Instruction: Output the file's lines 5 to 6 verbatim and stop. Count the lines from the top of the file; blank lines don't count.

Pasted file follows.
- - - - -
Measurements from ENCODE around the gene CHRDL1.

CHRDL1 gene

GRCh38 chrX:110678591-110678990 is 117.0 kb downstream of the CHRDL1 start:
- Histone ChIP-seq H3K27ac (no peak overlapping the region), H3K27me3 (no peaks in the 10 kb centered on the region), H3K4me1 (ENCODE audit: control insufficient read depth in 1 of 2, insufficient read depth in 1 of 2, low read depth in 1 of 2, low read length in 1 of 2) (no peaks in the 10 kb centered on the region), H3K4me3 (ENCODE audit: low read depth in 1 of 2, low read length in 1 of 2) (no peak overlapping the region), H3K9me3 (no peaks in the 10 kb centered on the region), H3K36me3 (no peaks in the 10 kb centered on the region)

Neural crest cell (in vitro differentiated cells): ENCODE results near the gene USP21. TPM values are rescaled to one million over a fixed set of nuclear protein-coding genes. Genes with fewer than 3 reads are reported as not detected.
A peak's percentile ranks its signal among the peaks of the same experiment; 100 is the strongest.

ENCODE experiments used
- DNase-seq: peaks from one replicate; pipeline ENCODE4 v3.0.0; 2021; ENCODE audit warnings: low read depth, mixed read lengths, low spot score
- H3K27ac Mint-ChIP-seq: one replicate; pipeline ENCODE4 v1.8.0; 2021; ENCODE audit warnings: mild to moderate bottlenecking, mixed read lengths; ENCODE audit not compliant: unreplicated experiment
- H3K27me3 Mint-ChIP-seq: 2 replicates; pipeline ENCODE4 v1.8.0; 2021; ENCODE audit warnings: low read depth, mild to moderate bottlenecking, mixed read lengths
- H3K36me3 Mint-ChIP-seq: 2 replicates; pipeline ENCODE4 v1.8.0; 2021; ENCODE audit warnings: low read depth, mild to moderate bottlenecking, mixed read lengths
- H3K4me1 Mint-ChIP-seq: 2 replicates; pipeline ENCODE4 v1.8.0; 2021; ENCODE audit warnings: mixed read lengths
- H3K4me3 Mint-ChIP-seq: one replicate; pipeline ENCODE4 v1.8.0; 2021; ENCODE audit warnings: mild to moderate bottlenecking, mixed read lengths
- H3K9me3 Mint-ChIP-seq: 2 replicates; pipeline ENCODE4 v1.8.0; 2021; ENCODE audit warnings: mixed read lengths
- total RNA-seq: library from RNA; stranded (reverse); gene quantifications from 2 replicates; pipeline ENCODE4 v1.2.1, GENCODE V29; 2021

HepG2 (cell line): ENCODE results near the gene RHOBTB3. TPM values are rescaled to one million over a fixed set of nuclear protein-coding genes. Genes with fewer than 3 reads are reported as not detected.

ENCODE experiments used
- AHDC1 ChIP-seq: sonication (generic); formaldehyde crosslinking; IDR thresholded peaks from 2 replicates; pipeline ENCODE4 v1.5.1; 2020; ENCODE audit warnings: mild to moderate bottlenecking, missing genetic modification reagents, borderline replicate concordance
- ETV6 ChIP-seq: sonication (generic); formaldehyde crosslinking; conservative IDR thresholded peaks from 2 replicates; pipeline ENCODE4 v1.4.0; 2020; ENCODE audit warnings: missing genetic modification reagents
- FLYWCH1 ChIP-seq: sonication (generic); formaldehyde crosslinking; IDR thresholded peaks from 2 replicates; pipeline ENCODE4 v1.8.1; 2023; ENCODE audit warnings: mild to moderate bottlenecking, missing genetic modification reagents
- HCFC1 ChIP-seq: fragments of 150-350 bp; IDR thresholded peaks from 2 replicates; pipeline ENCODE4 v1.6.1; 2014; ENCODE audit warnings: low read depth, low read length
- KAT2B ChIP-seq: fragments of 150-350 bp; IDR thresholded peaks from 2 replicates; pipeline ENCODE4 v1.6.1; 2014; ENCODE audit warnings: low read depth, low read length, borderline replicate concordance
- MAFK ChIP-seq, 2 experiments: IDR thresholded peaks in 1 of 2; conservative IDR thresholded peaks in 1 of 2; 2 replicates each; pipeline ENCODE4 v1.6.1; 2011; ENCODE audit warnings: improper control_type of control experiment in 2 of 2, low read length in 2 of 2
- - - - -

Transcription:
Neural crest cell (in vitro differentiated cells): ENCODE results near the gene USP21. TPM values are rescaled to one million over a fixed set of nuclear protein-coding genes. Genes with fewer than 3 reads are reported as not detected.
A peak's percentile ranks its signal among the peaks of the same experiment; 100 is the strongest.